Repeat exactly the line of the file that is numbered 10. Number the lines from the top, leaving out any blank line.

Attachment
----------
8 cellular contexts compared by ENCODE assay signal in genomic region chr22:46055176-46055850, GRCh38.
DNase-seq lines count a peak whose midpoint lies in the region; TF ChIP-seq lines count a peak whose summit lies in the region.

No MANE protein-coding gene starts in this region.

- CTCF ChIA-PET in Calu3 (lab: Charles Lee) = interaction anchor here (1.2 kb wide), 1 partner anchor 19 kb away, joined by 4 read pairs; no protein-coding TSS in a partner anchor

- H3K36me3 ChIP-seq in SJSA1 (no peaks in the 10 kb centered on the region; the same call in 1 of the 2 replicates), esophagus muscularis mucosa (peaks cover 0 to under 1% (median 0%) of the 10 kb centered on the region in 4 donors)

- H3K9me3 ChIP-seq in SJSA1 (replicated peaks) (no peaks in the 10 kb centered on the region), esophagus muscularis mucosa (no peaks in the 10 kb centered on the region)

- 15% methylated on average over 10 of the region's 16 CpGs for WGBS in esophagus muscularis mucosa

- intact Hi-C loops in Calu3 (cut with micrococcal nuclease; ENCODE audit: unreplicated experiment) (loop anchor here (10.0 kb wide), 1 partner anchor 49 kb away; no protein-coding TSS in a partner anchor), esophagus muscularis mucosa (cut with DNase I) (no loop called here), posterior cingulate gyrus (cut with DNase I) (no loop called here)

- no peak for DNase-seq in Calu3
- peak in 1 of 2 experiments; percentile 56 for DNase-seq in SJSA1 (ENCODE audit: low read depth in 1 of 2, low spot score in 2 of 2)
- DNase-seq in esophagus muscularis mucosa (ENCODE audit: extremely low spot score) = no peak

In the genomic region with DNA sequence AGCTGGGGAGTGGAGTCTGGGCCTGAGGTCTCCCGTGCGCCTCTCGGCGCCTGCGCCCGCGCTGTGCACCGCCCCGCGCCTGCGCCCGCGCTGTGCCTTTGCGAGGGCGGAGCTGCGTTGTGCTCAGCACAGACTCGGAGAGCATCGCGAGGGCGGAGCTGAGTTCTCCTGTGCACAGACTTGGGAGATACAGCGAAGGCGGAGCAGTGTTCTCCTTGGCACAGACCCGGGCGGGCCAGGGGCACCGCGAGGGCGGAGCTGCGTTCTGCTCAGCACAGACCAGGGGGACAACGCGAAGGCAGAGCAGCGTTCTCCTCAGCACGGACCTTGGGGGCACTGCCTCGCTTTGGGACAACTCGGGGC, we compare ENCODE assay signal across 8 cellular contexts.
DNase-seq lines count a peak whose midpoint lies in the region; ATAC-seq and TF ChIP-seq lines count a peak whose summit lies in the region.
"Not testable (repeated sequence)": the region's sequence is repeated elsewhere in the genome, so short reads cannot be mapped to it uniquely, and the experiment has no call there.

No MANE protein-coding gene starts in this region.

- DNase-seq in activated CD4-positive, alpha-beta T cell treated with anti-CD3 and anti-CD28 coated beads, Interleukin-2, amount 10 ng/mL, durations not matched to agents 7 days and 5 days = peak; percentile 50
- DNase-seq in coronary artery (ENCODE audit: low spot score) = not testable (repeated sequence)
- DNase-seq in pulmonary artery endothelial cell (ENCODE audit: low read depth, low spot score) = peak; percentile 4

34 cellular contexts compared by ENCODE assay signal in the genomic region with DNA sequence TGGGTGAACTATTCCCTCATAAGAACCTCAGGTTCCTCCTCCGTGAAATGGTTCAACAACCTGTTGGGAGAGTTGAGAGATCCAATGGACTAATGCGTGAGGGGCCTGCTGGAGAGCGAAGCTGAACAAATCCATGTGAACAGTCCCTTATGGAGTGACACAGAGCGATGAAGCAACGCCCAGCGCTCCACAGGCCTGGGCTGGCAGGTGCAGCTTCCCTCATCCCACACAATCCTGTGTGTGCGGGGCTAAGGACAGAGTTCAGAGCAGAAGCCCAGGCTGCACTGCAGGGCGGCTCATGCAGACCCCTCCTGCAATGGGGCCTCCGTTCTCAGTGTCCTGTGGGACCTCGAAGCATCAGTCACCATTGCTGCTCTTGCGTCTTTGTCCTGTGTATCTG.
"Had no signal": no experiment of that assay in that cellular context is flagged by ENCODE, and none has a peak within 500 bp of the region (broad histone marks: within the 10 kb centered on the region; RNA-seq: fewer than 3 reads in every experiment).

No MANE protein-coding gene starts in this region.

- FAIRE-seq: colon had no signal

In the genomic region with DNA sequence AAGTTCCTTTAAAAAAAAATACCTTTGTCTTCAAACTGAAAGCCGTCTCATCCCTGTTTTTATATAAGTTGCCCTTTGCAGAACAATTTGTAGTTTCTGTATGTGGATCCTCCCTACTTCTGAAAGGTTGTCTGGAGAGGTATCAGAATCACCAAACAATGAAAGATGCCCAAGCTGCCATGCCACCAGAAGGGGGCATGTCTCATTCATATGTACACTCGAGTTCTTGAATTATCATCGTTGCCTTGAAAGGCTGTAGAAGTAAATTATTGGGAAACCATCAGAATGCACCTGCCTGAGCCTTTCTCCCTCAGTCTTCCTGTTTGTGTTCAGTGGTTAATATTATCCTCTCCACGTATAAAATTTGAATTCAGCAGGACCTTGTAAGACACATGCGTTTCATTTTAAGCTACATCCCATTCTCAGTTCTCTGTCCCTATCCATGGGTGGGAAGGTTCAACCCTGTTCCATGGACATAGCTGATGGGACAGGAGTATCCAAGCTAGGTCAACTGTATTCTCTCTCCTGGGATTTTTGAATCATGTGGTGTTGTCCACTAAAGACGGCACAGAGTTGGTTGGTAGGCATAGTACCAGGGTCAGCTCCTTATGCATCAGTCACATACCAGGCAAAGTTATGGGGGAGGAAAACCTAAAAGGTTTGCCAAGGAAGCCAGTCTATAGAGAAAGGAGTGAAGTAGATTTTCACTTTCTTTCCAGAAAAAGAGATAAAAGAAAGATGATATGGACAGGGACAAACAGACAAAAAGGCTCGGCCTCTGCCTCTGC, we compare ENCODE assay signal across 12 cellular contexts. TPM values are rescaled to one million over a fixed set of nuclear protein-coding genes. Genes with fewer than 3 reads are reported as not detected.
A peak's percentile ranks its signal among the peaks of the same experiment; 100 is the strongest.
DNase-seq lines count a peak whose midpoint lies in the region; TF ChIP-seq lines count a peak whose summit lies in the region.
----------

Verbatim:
- peak in 1 of 2 experiments; percentile 56 for DNase-seq in SJSA1 (ENCODE audit: low read depth in 1 of 2, low spot score in 2 of 2)